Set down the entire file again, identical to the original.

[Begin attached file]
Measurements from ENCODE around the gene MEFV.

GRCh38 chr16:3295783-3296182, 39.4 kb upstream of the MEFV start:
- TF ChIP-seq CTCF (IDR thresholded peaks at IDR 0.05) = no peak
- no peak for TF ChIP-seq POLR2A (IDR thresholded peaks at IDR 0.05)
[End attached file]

Measurements from ENCODE around the gene MEFV.

GRCh38 chr16:3295783-3296182, 39.4 kb upstream of the MEFV start:
- TF ChIP-seq CTCF (IDR thresholded peaks at IDR 0.05) = no peak
- no peak for TF ChIP-seq POLR2A (IDR thresholded peaks at IDR 0.05)